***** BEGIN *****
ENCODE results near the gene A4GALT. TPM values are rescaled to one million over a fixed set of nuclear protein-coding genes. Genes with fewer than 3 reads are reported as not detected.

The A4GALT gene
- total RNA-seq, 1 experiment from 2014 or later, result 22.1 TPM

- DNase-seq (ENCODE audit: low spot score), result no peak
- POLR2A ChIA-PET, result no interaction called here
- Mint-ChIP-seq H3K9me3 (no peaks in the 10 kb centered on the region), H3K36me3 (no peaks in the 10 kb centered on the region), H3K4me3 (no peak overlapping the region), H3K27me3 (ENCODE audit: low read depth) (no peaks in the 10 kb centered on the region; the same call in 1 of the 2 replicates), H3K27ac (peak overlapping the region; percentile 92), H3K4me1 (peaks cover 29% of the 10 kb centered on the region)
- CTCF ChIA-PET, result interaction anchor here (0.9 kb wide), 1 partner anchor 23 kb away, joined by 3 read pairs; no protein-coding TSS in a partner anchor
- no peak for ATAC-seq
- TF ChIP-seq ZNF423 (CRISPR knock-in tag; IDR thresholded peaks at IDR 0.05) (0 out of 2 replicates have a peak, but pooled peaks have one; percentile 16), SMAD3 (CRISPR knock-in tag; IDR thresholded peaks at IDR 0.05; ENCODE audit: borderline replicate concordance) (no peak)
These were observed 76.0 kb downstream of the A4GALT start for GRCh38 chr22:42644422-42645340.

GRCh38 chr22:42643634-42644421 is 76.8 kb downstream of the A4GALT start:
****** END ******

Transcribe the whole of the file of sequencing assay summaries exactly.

ENCODE results near the gene A4GALT. TPM values are rescaled to one million over a fixed set of nuclear protein-coding genes. Genes with fewer than 3 reads are reported as not detected.

The A4GALT gene
- total RNA-seq, 1 experiment from 2014 or later, result 22.1 TPM

- DNase-seq (ENCODE audit: low spot score), result no peak
- POLR2A ChIA-PET, result no interaction called here
- Mint-ChIP-seq H3K9me3 (no peaks in the 10 kb centered on the region), H3K36me3 (no peaks in the 10 kb centered on the region), H3K4me3 (no peak overlapping the region), H3K27me3 (ENCODE audit: low read depth) (no peaks in the 10 kb centered on the region; the same call in 1 of the 2 replicates), H3K27ac (peak overlapping the region; percentile 92), H3K4me1 (peaks cover 29% of the 10 kb centered on the region)
- CTCF ChIA-PET, result interaction anchor here (0.9 kb wide), 1 partner anchor 23 kb away, joined by 3 read pairs; no protein-coding TSS in a partner anchor
- no peak for ATAC-seq
- TF ChIP-seq ZNF423 (CRISPR knock-in tag; IDR thresholded peaks at IDR 0.05) (0 out of 2 replicates have a peak, but pooled peaks have one; percentile 16), SMAD3 (CRISPR knock-in tag; IDR thresholded peaks at IDR 0.05; ENCODE audit: borderline replicate concordance) (no peak)
These were observed 76.0 kb downstream of the A4GALT start for GRCh38 chr22:42644422-42645340.

GRCh38 chr22:42643634-42644421 is 76.8 kb downstream of the A4GALT start: